SA salary growth hits record low

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South African workers are seeing meagre pay increases that do not keep up with inflation, according to the SA Reserve Bank’s quarterly bulletin, released on Wednesday.

Private sector workers saw their pay grow by only 1.0% - an all-time low - in the first quarter of 2019, compared to the year before. This is far below inflation, which measured 4.3% in August. This means wages are not keeping pace with inflation and living costs are rising faster than salaries.

The first quarter of 2019 is also the third successive quarter of shrinking nominal remuneration growth. After reaching 5.1% in the second quarter of 2018 it has all been downhill. 

The Reserve Bank said bonus and overtime payments were “significantly” lower in the financial sector, which contributed to shrinking remuneration per worker at SA’s banks and insurers. In addition, wages in the gold sector also shrank due, in part, to a protracted strike at Sibanye-Stillwater.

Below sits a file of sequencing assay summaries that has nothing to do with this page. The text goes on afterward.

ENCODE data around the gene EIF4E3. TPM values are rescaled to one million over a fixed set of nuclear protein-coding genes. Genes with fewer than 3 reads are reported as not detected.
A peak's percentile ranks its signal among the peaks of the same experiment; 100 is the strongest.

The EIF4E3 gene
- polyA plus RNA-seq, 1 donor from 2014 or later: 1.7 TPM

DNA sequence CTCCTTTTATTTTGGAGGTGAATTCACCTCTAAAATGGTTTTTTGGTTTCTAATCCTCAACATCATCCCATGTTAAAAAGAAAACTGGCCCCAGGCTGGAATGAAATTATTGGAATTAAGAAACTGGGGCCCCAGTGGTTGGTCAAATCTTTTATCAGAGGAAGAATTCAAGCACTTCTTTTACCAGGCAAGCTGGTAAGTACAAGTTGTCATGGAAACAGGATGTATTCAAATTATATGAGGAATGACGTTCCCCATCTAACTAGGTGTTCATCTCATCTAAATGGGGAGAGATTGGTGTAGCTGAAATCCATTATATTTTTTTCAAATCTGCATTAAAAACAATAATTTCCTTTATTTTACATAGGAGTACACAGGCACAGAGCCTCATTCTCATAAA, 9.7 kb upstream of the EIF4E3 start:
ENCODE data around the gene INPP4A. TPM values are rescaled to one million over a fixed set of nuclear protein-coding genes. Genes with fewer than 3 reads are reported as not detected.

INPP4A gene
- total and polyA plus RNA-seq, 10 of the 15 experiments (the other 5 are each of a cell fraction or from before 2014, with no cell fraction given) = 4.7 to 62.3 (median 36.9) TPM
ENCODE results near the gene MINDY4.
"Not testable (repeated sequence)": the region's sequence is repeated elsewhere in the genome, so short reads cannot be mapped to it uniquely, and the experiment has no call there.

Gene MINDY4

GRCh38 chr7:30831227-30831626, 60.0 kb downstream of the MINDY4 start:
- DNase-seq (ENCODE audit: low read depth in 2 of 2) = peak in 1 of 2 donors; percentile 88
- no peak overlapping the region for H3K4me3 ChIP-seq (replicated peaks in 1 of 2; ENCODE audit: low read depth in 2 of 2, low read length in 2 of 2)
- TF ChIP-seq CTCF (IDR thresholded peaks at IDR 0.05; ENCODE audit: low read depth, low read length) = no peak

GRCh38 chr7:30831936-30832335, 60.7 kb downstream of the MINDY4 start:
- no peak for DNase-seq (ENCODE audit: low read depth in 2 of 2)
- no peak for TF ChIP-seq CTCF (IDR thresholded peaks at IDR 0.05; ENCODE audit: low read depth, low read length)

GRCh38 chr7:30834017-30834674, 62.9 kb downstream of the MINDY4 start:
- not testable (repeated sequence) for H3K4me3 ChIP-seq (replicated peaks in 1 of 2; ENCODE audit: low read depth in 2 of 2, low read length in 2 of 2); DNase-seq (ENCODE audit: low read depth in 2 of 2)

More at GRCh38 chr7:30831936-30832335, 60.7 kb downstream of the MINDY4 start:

Wage hikes for those who are part of collective bargaining agreements decreased to their lowest levels since the second quarter of 2007 in “an environment of weak output and employment growth,” the central bank said.  The economy also entered its 70th month of a weakening cycle in September, its longest downward cycle since 1945, the bank reported.

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Quoting figures from labour research group Andrew Levy Employment Publications, the average wage hike as a result of collective bargaining was recorded at 6.9% in the first half of 2019 - the lowest level in 12 years. The average wage hike last year, by contrast, was 7.2%. 

Nominal remuneration in the public sector, meanwhile, grew by 10% in the first quarter of 2019, up from 7.0% in the fourth quarter. “However, when excluding election-related outliers, public sector wage growth per worker remained broadly unchanged, accelerating marginally from 7.0% to 7.1% over the same period,” the Reserve Bank said.  

The Reserve Bank noted that the number of working days lost due to strikes doubled to 1.1 million in the first half of 2019, from 550 000 in the first half of 2018. In total, 1.95 million working days were lost to strikes in 2018.

Ongoing wage negotiations in vehicle manufacturing and platinum mining could impact the number of working days lost in coming quarters, given the history of strike action accompanying past negotiations in these industries, the bank said.

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